2006 – Liberating creativity
The Confederation of British Industry is not the first
organisation to recognise the importance of good employment
practices in the UK but its inaugural Human Capital awards
in London last week sent a welcome signal to employers that
the country’s most influential employer body is taking
the management and development of people seriously.
In the same way that the former Industrial Society changed
its name to the Work Foundation, the new awards are a significant
institutional acknowledgement that the management, performance
and creativity of people is going to be responsible for
the UK’s future prosperity.
More than 40 years ago, Harold Wilson, the then Prime Minister,
spoke of the “White heat” of technological revolution.
But he still envisaged a nation dominated by manufacturing.
Today words such as “manufacturing” and “industry”
are becoming as redundant as the people who sweated their
whole lives in plants and factories, only to see them emptied,
often flattened in times of recession or economic downturn.
Not all manufacturing has disappeared. Some of it, like
BMW’s Oxford plant, home of the redesigned Mini, continues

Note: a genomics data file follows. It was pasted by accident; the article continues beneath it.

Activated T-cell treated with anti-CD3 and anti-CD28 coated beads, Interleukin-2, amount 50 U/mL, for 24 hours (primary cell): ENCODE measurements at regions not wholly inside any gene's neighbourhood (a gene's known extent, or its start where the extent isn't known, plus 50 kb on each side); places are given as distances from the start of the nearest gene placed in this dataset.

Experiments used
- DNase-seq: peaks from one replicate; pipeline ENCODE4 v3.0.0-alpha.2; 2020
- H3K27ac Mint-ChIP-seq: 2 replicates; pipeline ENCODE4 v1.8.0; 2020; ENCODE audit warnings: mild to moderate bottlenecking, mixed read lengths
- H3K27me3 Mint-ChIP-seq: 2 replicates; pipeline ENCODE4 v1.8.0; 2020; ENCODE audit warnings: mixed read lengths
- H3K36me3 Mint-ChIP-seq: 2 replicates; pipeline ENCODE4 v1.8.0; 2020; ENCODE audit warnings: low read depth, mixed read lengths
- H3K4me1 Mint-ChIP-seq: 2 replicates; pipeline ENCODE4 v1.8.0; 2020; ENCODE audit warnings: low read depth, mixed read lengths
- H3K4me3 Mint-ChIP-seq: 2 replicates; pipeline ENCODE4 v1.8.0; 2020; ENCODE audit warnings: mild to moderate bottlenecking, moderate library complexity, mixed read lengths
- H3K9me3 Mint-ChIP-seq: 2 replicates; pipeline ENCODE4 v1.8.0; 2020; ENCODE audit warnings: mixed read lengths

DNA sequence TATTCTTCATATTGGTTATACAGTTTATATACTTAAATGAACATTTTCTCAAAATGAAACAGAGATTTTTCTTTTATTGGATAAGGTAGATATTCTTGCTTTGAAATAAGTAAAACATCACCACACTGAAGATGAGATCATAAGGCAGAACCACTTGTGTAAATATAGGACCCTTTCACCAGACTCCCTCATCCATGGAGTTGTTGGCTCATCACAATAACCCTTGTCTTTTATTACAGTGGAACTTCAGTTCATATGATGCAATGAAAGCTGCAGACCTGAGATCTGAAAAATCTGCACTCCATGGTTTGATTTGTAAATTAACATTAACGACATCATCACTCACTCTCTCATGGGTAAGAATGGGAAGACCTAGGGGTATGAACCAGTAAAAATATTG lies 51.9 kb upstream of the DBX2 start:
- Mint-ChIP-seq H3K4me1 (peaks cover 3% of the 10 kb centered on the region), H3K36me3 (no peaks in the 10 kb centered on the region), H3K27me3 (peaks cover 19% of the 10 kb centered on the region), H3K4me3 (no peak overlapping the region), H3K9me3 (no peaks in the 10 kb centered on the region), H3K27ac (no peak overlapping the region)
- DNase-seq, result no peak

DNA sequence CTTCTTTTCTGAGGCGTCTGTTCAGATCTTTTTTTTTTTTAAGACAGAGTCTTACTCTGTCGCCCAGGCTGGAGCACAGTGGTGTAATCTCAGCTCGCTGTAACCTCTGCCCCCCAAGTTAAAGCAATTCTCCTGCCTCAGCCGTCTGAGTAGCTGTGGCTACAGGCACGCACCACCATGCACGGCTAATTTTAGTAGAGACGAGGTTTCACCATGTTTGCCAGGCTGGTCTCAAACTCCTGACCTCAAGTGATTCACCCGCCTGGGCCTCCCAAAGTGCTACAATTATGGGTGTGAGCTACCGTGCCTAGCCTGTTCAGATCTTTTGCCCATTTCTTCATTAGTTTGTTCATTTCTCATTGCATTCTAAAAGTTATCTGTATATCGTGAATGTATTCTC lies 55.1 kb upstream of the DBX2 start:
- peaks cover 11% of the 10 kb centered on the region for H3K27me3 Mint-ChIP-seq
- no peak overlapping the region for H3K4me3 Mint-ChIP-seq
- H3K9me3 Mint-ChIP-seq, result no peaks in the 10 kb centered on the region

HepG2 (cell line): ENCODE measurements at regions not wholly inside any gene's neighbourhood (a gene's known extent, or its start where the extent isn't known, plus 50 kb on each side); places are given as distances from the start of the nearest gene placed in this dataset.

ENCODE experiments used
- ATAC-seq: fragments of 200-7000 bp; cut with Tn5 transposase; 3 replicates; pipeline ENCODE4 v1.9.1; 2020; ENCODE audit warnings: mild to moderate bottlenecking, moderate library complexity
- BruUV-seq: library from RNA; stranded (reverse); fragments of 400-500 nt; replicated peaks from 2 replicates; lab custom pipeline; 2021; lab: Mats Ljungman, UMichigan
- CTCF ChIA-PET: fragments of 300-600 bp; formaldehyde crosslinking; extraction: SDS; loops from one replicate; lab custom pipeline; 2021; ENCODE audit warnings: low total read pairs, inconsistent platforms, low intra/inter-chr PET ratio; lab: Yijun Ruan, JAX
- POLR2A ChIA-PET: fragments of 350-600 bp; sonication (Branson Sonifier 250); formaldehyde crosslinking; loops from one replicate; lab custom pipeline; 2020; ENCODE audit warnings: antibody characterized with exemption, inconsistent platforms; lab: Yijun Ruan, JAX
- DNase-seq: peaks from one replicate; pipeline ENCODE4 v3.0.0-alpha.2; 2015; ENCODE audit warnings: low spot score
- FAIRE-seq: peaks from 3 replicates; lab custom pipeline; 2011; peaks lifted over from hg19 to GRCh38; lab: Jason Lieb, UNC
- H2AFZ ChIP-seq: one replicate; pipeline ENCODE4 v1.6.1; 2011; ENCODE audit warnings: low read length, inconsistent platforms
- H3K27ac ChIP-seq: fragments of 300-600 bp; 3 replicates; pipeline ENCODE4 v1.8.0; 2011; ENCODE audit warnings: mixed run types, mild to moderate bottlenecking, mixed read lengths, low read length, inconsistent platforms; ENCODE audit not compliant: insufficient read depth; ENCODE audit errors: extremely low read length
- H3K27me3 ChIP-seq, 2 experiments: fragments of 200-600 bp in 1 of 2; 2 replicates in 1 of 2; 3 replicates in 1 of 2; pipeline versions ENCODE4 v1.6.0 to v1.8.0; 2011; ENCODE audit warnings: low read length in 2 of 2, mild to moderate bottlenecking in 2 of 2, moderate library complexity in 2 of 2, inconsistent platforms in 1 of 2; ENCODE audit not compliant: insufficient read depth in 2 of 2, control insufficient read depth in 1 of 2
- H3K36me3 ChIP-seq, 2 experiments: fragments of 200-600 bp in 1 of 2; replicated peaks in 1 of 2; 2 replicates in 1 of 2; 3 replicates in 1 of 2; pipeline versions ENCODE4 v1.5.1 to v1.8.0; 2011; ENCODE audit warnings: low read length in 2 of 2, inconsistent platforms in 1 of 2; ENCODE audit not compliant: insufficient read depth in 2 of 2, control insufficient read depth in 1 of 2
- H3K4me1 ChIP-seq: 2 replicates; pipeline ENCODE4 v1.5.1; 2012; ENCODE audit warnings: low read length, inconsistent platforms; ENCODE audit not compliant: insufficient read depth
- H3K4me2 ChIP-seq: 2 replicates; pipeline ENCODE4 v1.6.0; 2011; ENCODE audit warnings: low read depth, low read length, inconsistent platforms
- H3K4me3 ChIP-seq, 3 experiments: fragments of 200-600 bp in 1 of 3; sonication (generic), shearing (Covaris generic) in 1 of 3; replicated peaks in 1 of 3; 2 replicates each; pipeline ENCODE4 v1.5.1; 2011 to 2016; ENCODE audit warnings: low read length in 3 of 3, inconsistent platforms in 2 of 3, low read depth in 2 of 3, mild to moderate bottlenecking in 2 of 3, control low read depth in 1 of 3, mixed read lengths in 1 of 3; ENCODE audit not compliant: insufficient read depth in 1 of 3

to thrive. But very little has survived by clinging to old
organisational models. The UK manufacturing arm of BMW,
that won the managing change award at last week’s
CBI event, relies heavily on the input of self-managed teams.
At BMW, however, they talk of “self-steered”
teams in the manufacturing areas. It is as if the word “management”
has become loaded with impressions of supervision and authority.
Companies everywhere are experimenting with new language
for the workplace as they try to transform themselves in
to more adaptive and responsive organisations. The need
to do so is highlighted in a report published this week
by the Orange Future Enterprise coalition – The way
to Work, Space, Place and Technology in 2016,* - that draws
on Henley Centre HeadlightVision’s use of scenarios
for its exploration of working trends.
The study, I should add, is unrelated to Henley Centre
research I quoted in last week’s column. Its mention
here is entirely the result of the phenomenon observed by
anyone who has to queue for a London Bus.
This is the second report from the coalition - a collection
of individuals who have declared a mutual interest in the
way communications and knowledge-sharing technology is relating
to work and organisations.
The first focused partly on the love-hate relationship
between working people and devices such as the Blackberry